Wednesday, 24 September 2014

Therapeutic stitching...

One of the things I love about blogland, is we're not just about pretty fabrics and what we make of them ;-) There have been some excellent, insightful debates doing the rounds lately too, and I've really enjoyed reading people's views, and admiring their willingness to stick their neck out.

For the last year, my day job has been working in an addiction clinic. This certainly means I feel alarmed when people joke about their fabric addiction, and I've been so touched by the bloggers who have detailed the seriousness of this lately.

Other people have raised the (considerable) cost of fabric, and the price of each quilt. I don't know that we will ever win the battle on changing the mindset of the general public, and creating awareness of the financial cost and the workload that goes into handmade items... This quilt probably cost around £60 in materials but, again through working in a therapeutic clinic, I know that is the cost of just one session of therapy, while this has given me a whole week of gentle creative calm...

The debate around Aurifil and the setback to the feminist movement was extremely well covered, I felt, and informative. I didn't leave comments at the time, as I'd never used Aurifil before. If anything, I tend to react against the 'in thing' and so stuck with my usual thread of choice. However, I succumbed, to see what the hype was all about, and the quilting here is my first ever use of Aurifil, in a pale pink shade. 

Well, I do like it, and have no complaints over quality... but I don't get the hype! I did, however, enjoy a different moment of enlightenment over free motion quilting. My previous attempts have been mixed, and not that encouraging. Who knew that setting my stitch length to a precise 1.8 would lead to a complete transformation?!? I'd read before that you should have it on the shortest possible, but somehow 1.8 gave me precision stitching, with very little issues. Even creeping up or down by 0.2 of a stitch lead to problems on my rough piece.

Additionally, I experimented with speed. I'd heard people say set it on the fastest, others on the slowest... Turns out, my machine likes it bang in the middle. These discoveries lead to a whole new level of satisfaction :-)

The central Liberty fabrics came from a bonus ebay voucher I received, and from a seller there. The outer, edge pieces, were a purchase from Ali, and I so recommend her if you are shopping, not least for her great customer service! I was hugely fortunate to win her giveaway some months' ago, and have received a gorgeous package of Liberty charm squares every month, with one more to go. Exercising restraint, I have stored them away until the set is complete, but nearly there, so it was time to get some practice in!

Lastly, a few items for the never ending cycle of birthday gifts for the many parties Rosie goes to :-) I finally tackled the boxy pouch design, and love the end result.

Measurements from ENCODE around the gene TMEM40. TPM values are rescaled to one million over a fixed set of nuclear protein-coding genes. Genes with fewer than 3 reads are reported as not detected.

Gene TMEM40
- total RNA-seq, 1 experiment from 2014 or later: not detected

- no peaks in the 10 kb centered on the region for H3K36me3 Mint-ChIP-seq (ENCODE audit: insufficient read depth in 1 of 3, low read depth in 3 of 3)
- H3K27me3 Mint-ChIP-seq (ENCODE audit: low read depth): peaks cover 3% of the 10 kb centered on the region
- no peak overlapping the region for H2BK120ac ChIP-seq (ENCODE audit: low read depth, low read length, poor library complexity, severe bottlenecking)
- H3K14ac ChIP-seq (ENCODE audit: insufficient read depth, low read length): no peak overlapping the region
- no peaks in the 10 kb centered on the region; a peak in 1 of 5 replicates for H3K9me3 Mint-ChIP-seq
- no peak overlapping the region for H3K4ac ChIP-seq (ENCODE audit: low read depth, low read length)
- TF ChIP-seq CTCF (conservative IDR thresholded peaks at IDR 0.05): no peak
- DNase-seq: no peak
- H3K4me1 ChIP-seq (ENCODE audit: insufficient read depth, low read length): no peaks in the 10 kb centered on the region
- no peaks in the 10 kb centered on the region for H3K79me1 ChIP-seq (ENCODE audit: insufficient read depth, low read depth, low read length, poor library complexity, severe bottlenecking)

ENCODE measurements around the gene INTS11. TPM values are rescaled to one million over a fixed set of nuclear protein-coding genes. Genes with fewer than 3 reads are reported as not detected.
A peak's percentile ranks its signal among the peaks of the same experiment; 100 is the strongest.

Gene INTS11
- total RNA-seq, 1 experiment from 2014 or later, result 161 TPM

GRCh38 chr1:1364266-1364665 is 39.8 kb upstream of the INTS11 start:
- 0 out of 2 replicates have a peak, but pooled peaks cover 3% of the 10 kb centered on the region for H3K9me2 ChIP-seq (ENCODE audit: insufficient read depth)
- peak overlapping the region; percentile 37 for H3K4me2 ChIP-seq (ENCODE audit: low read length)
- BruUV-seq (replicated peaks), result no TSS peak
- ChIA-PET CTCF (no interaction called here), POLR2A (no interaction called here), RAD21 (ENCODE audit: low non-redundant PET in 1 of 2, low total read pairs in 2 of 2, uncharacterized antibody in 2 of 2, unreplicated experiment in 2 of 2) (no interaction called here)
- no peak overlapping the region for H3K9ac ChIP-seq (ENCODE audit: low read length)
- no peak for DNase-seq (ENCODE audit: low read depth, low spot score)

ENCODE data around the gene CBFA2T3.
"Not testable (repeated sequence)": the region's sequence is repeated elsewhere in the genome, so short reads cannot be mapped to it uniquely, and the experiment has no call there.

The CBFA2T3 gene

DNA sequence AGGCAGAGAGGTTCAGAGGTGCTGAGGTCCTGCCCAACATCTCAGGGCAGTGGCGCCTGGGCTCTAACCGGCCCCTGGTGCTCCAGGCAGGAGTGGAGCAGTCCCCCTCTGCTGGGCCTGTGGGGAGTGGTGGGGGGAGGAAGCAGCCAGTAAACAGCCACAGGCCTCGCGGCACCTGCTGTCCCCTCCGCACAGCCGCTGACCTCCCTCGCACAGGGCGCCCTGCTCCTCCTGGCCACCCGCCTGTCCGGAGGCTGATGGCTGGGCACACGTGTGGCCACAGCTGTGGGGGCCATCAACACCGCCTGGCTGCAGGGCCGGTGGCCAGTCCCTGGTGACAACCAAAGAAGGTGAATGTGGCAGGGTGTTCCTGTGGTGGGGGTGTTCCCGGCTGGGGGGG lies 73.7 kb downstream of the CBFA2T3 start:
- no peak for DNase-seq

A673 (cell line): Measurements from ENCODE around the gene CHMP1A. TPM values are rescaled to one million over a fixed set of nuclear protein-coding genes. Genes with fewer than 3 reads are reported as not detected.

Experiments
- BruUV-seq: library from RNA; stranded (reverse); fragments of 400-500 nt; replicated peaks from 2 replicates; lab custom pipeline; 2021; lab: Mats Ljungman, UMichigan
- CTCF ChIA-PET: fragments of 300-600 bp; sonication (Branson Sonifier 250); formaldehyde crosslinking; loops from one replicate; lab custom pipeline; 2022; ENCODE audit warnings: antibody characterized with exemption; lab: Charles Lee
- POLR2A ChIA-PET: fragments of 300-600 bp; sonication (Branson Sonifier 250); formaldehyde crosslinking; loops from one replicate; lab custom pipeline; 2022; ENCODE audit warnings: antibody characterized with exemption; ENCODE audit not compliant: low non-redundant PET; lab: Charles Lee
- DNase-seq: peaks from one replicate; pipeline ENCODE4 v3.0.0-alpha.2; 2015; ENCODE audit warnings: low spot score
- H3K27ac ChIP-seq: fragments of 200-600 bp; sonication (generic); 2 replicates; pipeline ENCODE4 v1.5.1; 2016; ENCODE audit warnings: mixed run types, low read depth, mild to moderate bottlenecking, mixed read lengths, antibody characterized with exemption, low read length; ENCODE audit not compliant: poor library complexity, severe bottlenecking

1. Ooh, lovely liberty - it's so pretty! Your FMQ looks great.

  2. Such a pretty quilt. I'm FMQ. I'm looking forward to some quilt making therapy very soon.

  3. Your quilt is beautiful and I totally agree with you on the whole week of relaxation for £60 line of thought. Quilting is about so much more than the finished item. My favourite has to be that cat print boxy pouch;s gorgeous!!

  4. Fran un quilt muy bonito, muy alegre, me gusta. No entiendo muy bien con el traductor lo que comentas del hilo, aún así el resultado es vistoso. Las bolsas tipo caja quedan geniales.

  5. Thanks for sharing your thoughts. I too have read the posts on real fabric addiction and whilst having signed up to a fabric fast I don't feel like I had a 'real problem' like the author but it certainly made me think about my behaviour. I also think you might be right about the cost of a quilt, it certainly won't stop people making them and I get pleasure from giving them away to charities who can pass them to people who will really feel the benefit, that is possibly priceless (some may disagree!).

  6. First I like your quilt, I like that you chose purple for the background, very girly...:-)
    That been said, I switched to cotton thread a couple years ago and I definitely like it better. Some say it's not as strong than polyester but when you look at older (vintage) quilts, you can see that "in most cases" the fabrics gave up way before the thread.
    I use cotton Gutermann, mostly because it is accessible to me and I can stock up on it when it comes down to half price at my local store. I tried Aurifil thread, I like it just as well. However, I don't see a difference with Gutermann and, Aurifil isn't accessible, I have to buy it online, it's not as convenient.
    Like you, I think Aurifil might be overrated...
    Let's not forget that some bigger blogs makes money advertising products on their blogs and probably get it for free...(Good for them). I think we have to be realistic in our choices and what works for one might not work as well for someone else.

  7. Fran your quilt is lovely, and I heartily agree that crafting has therapeutic benefits - being creative is a skill the majority of adults lose, sadly.
    Your quilting looks really good - regardless of thread used! I like to think of free motion quilting as a slow skill - I always have issues, with fabric tension (bunching on the back or front) and I know it is because I struggle to stretch my layers properly when I'm basting. That's the problem with the room size of the average UK house, and having carpets rather than wooden floors. It's a journey, and surely I'd be bored if it was perfect every time!